Ex. 29. Atwood (1981) ascribed the name of a new species,
Maxillaria mombachoŽnsis, to "Heller ex Atwood", with a note stating that it was originally named by Heller, then deceased; the name may be attributed to A. H. Heller ex J. T. Atwood or just J. T. Atwood.
46A.1. For the purpose of author citation, prefixes indicating ennoblement (see
Rec. 60C.4(d-e)) should be suppressed unless they are an inseparable part of the name.
Ex. 1. Lam. for J. B. P. A. Monet Chevalier de Lamarck, but De Wild. for E. De Wildeman.
46A.2. When a name in an author citation is abbreviated, the abbreviation should be long enough to be distinctive, and should normally end with a consonant that, in the full name, precedes a vowel. The first letters should be given without any omission, but one of the last characteristic consonants of the name may be added when this is customary.
Ex. 2. L. for Linnaeus; Fr. for Fries; Juss. for Jussieu; Rich. for Richard; Bertol. for Bertoloni, to distinguish it from Bertero; Michx. for Michaux, to distinguish it from Micheli.
46A.3. Given names or accessory designations serving to distinguish two botanists of the same name should be abridged in the same way.
Ex. 3. R. Br. for Robert Brown; A. Juss. for Adrien de Jussieu; Burm. f. for Burman filius; J. F. Gmel. for Johann Friedrich Gmelin, J. G. Gmel. for Johann Georg Gmelin, C. C. Gmel. for Carl Christian Gmelin, S. G. Gmel. for Samuel Gottlieb Gmelin; Müll. Arg. for Jean Müller argoviensis (of Aargau).
46A.4. When it is a well-established custom to abridge a name in another manner, it is advisable to conform to custom.
Ex. 4. DC. for Augustin-Pyramus de Candolle; St.-Hil. for Saint-Hilaire.
Note 1. Brummitt & Powell's Authors of plant names (1992) provides unambiguous standard abbreviations, in conformity with the present Recommendation, for a large number of authors of plant names, and these abbreviations have been used for author citations throughout the present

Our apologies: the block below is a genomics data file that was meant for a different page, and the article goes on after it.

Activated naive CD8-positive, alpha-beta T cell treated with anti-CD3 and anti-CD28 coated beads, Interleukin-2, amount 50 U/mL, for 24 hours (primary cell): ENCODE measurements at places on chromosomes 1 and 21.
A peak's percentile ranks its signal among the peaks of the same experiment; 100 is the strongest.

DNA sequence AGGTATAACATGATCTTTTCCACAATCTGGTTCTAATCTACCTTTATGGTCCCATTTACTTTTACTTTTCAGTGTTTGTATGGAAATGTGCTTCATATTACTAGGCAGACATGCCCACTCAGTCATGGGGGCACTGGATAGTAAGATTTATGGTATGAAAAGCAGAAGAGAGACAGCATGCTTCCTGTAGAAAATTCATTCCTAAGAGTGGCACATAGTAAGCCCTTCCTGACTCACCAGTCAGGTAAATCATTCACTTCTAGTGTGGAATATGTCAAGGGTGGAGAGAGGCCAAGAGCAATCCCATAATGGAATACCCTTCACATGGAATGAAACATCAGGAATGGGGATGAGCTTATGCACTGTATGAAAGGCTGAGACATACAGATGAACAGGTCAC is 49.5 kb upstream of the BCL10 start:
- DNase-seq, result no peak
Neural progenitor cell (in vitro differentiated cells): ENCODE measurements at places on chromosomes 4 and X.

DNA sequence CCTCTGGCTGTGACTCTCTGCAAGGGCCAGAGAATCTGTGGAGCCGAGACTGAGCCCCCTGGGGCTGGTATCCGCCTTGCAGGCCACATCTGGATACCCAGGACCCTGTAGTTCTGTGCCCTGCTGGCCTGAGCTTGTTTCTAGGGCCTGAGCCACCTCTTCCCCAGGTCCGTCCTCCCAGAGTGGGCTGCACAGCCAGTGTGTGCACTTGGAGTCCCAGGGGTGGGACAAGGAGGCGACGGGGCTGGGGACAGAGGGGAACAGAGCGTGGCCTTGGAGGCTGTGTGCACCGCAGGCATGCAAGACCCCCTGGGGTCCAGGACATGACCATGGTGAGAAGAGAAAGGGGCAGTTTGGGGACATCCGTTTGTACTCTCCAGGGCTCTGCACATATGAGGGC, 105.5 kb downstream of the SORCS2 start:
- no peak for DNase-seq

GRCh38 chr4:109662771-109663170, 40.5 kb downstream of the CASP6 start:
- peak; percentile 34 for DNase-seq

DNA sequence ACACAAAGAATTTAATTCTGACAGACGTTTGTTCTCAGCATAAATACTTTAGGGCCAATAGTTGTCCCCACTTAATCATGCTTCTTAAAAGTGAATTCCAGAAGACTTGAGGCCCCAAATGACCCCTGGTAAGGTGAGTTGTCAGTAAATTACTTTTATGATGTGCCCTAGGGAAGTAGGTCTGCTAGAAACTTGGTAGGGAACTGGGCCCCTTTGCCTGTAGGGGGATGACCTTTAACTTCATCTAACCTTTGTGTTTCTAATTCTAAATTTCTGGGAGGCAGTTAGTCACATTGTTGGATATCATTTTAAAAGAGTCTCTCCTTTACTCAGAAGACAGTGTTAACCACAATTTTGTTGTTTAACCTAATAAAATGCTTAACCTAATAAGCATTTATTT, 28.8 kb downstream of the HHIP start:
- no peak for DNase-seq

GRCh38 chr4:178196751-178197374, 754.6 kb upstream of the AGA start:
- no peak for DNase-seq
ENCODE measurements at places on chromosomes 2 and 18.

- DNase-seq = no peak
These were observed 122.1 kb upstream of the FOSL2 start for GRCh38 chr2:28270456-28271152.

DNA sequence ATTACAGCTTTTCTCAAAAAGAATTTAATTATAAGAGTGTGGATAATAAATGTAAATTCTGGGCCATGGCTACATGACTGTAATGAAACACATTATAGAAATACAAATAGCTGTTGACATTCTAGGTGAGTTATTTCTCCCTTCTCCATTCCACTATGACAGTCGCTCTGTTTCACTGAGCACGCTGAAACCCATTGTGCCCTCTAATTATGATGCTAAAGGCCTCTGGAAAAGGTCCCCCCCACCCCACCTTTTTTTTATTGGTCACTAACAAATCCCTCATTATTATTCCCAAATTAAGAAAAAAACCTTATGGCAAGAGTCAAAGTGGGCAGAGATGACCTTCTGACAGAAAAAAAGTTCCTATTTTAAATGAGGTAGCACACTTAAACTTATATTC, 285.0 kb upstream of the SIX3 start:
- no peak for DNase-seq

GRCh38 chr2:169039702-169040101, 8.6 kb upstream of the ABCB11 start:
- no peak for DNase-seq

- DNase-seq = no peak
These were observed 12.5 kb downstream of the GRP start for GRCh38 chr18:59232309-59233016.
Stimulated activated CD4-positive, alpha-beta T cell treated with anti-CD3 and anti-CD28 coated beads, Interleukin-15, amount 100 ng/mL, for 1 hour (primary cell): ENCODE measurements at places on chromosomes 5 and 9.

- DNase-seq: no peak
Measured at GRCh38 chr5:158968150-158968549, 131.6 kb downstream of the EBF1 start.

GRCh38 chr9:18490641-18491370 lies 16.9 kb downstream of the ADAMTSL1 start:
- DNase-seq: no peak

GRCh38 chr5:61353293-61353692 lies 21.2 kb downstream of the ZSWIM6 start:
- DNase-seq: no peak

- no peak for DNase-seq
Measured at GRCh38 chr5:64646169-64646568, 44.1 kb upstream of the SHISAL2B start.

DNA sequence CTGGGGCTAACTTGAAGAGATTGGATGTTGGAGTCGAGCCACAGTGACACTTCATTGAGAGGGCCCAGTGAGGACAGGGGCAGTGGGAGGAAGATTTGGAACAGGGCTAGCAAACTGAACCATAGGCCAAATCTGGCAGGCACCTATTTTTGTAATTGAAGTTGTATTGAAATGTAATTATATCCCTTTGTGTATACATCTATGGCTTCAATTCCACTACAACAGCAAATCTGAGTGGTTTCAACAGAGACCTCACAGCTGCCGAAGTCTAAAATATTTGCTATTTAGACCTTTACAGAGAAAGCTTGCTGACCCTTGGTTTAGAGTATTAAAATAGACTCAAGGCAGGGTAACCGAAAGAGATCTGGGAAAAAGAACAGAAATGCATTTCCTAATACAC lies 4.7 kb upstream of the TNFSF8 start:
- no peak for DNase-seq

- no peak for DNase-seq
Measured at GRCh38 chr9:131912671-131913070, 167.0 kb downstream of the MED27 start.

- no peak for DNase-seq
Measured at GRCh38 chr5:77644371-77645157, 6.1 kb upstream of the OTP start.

46B.1. In citing the author of the scientific name of a taxon, the romanization of the author's name given in the original publication should normally be accepted. Where an author failed to give a romanization, or where an author has at different times used different romanizations, then the romanization known to be preferred by the author or that most frequently adopted by the author should be accepted. In the absence of such information the author's name should be romanized in accordance with an internationally available standard.
46B.2. Authors of scientific names whose personal names are not written in Roman letters should romanize their names, preferably (but not necessarily) in accordance with an internationally available standard and, as a matter of typographical convenience, without diacritical signs. Once authors have selected the romanization of their personal names, they should use it consistently thereafter. Whenever possible, authors should not permit editors or publishers to change the romanization of their personal names.
46C.1. After a name published jointly by two authors, both authors should be cited, linked by the word "et" or by an ampersand (&).
Ex. 1. Didymopanax gleasonii Britton et Wilson (or Britton & Wilson).
46C.2. After a name published jointly by more than two authors, the citation should be restricted to the first author followed by "et al." or "& al.", except in the original publication.
Ex. 2. Lapeirousia erythrantha var.
welwitschii (Baker) Geerinck, Lisowski, Malaisse & Symoens (in Bull. Soc. Roy. Bot. Belgique 105: 336. 1972) should be cited as
L. erythrantha var. welwitschii (Baker) Geerinck & al.
46D.1. Authors should cite themselves by name after each new name they publish rather than refer to themselves by expressions such as "nobis" (nob.) or "mihi" (m.).